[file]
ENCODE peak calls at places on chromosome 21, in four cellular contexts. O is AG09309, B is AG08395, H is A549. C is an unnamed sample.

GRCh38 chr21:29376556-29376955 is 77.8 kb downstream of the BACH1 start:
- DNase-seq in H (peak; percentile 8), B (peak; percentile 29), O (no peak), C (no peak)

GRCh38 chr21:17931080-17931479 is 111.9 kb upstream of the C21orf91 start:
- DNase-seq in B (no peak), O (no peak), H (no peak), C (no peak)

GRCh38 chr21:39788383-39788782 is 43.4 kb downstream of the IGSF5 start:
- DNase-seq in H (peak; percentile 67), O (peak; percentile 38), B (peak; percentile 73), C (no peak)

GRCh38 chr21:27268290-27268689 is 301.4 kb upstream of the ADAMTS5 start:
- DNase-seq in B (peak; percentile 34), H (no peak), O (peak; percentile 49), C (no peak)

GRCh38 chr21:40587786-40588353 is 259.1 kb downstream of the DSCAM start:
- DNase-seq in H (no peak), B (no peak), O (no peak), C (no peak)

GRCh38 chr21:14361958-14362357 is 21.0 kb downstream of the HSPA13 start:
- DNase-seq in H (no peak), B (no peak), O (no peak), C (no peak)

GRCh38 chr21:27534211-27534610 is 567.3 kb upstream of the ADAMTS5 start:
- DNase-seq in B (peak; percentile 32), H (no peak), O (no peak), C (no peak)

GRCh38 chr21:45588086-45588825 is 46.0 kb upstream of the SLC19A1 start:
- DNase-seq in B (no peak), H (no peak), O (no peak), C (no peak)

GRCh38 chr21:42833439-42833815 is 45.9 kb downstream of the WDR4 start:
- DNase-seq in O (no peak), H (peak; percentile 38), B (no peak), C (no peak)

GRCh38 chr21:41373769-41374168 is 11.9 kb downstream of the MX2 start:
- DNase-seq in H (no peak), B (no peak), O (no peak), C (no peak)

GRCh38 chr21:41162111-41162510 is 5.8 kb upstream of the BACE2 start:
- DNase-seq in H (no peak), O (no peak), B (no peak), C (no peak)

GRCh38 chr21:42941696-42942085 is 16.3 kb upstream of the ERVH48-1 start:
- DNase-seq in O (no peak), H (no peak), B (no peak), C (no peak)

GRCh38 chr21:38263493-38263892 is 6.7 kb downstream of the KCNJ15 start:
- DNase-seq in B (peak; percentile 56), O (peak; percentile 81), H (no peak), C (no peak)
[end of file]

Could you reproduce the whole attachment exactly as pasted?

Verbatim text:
ENCODE peak calls at places on chromosome 21, in four cellular contexts. O is AG09309, B is AG08395, H is A549. C is an unnamed sample.

GRCh38 chr21:29376556-29376955 is 77.8 kb downstream of the BACH1 start:
- DNase-seq in H (peak; percentile 8), B (peak; percentile 29), O (no peak), C (no peak)

GRCh38 chr21:17931080-17931479 is 111.9 kb upstream of the C21orf91 start:
- DNase-seq in B (no peak), O (no peak), H (no peak), C (no peak)

GRCh38 chr21:39788383-39788782 is 43.4 kb downstream of the IGSF5 start:
- DNase-seq in H (peak; percentile 67), O (peak; percentile 38), B (peak; percentile 73), C (no peak)

GRCh38 chr21:27268290-27268689 is 301.4 kb upstream of the ADAMTS5 start:
- DNase-seq in B (peak; percentile 34), H (no peak), O (peak; percentile 49), C (no peak)

GRCh38 chr21:40587786-40588353 is 259.1 kb downstream of the DSCAM start:
- DNase-seq in H (no peak), B (no peak), O (no peak), C (no peak)

GRCh38 chr21:14361958-14362357 is 21.0 kb downstream of the HSPA13 start:
- DNase-seq in H (no peak), B (no peak), O (no peak), C (no peak)

GRCh38 chr21:27534211-27534610 is 567.3 kb upstream of the ADAMTS5 start:
- DNase-seq in B (peak; percentile 32), H (no peak), O (no peak), C (no peak)

GRCh38 chr21:45588086-45588825 is 46.0 kb upstream of the SLC19A1 start:
- DNase-seq in B (no peak), H (no peak), O (no peak), C (no peak)

GRCh38 chr21:42833439-42833815 is 45.9 kb downstream of the WDR4 start:
- DNase-seq in O (no peak), H (peak; percentile 38), B (no peak), C (no peak)

GRCh38 chr21:41373769-41374168 is 11.9 kb downstream of the MX2 start:
- DNase-seq in H (no peak), B (no peak), O (no peak), C (no peak)

GRCh38 chr21:41162111-41162510 is 5.8 kb upstream of the BACE2 start:
- DNase-seq in H (no peak), O (no peak), B (no peak), C (no peak)

GRCh38 chr21:42941696-42942085 is 16.3 kb upstream of the ERVH48-1 start:
- DNase-seq in O (no peak), H (no peak), B (no peak), C (no peak)

GRCh38 chr21:38263493-38263892 is 6.7 kb downstream of the KCNJ15 start:
- DNase-seq in B (peak; percentile 56), O (peak; percentile 81), H (no peak), C (no peak)